• And a bookworm loves to read.

  • And they usually like to read inside.

  • So go outside, play with your friends.

  • Get some fresh air.

  • What about # 4?

  • Mr ease wife.

  • Mhm.

  • I probably would be pretty upset if I had a worm for husband and he came home late smelling of tequila.

  • That's alcohol.

  • Good joke.

  • Okay.

  • Yes.

  • Okay.

  • Yeah.

  • Read him the riot act.

  • Remember when you read the riot act, you threaten someone that if you don't change your behavior, something bad is going to happen.

  • So he's late.

  • He smells of alcohol.

  • Tequila.

  • Mm hmm.

  • Then you say, hey, if this happens again blah blah blah blah blah.

  • And now finally number five which is a really long one.

  • So that should help you a lot.

  • Okay, so that's right.

  • You can't always get what note.

  • That's not.

  • That's a song.

  • Yeah, It's a long one.

  • That's right.

  • You can't always judge a book by its cover.

  • You see the cover could be really exciting on the outside with bright colors and inside it's a very boring book.

  • In this case.

  • You can't judge a book by its cover.

  • He may be shy but he's a good fighter, right?

  • So it just seems quiet and shy.

  • But he can fight.

  • Now let us go and do the bonus.

  • And the bonus I have three words four sorry three phrases for you that have to do with books and reading?

  • And the 1st 1 is to close the books.

  • Well, when you close the books, you think about it, you read the page, there's from page 100, page 400.

  • You read all of it to 400 and then you close the book.

  • What does that mean?

  • Basically you're finished.

  • So if you close the books on something, you're going to stop spending time and effort on something.

  • So let's imagine Mr e is with Mrs E and he's come home smelling of alcohol and late for months at a time.

  • She may close the book and said, okay, I'm divorcing you.

  • That's it.

  • I'm done with this relationship.

  • Closing the books on it.

  • You're done And you're moving on.

  • No more energy or time to be spent on it.

  • What about the next 1?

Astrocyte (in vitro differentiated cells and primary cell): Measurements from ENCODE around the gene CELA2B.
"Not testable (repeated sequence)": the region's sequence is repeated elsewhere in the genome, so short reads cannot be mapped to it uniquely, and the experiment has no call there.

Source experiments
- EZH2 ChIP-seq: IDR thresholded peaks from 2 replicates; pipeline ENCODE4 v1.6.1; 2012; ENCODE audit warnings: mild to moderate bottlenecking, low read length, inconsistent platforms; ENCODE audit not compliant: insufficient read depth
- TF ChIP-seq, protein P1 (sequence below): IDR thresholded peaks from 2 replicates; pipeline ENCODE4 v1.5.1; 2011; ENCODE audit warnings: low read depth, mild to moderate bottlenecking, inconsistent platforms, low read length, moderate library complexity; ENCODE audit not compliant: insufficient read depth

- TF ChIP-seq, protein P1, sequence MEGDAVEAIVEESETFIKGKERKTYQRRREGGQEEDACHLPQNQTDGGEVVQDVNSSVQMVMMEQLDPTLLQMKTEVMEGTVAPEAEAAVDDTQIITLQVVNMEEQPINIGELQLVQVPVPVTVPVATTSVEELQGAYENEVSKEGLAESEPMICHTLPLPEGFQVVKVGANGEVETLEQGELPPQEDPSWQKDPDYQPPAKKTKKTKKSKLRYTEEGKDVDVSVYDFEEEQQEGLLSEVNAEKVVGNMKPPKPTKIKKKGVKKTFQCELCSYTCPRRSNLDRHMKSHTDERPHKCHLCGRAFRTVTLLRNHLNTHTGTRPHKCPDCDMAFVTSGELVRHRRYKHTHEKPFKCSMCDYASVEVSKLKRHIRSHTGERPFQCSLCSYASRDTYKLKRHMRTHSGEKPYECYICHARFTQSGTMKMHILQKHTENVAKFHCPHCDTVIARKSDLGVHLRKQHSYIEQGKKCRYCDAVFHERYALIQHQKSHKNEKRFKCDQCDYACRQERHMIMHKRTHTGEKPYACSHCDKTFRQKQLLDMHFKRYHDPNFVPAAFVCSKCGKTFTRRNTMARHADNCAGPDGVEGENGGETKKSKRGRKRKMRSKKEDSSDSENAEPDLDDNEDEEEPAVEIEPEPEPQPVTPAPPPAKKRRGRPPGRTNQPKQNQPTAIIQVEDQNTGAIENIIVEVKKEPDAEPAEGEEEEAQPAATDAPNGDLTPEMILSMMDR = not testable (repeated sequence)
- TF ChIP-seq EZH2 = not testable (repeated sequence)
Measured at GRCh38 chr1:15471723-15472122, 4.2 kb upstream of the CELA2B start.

• To hit the books?

  • Well, you're not actually punching them, but it means to study.

  • All right.

  • So, uh, in order to pass my aisles test, I had to hit the books pretty hard.

  • Right, study hard.

  • And finally, there was a president called George Bush and as George Herbert Bush a long time ago and he made a famous speech where he was talking before a war.

  • He said read my lips.

  • No, it was taxes.

  • I'm sorry.

  • It was read my lips no more new taxes.

  • Listen carefully, watch them.

  • So when somebody says read my lips, it means listen carefully.

  • So if you ask your parents for instance, some of you are parents or your kids may do this.

  • Mom and dad, can I borrow the car?

  • Read my lips No because that's the answer.

  • Okay.

  • And it means listen carefully because I'm not going to repeat it.

  • That's what it is.

  • So you got your bonus, you did your quiz, which I'm sure you probably got five out of five on you're patting yourself on the back, which is great.

  • Once again, I want to say thank you and how do I thank you?

  • Yes, I'm a crazy person to the way I thank you is by giving you homework because with homework or working on working at home we can improve our english so you can become a native speaker foster and in that regard, the two questions I have for you today are the following.

  • When politicians speak.

  • You often have to something to get to the truth.

  • What phrase would go in there to make that a true statement.

  • And the second one is the judge something at the criminal and sent her to jail for 200 years.

  • That sounds pretty serious to me.

  • Anyway, the points for this one will be 100,000 points for each one you get correct.

  • Please make sure in the comments below you put down the answers to those questions as you know other students, whether you're on in vivid or you're on, YouTube usually give a thumbs up, thumbs down, which helps you with your point score and that's it.

  • But before I go I need to say something and what do I need to say?

  • I would like you to subscribe.

  • Okay.

  • So I'd like you to subscribe to Ingrid uh quote of the day.

  • I almost forgot almost got away quote of the day.

  • Is this?

  • I do believe something very magical can happen when you read a good book.

  • If some of you are scratching your head.

  • What?

  • Who said that?

  • It's J.

  • K.

  • Rowling, the author of the harry potter books.

  • And this particular video goes out to curly from Canada.

  • Anyway, so thank you.

  • Once again, I need you to go tonight.

  • Don't need you to you want to go to because after you've done this and you think you're pretty good.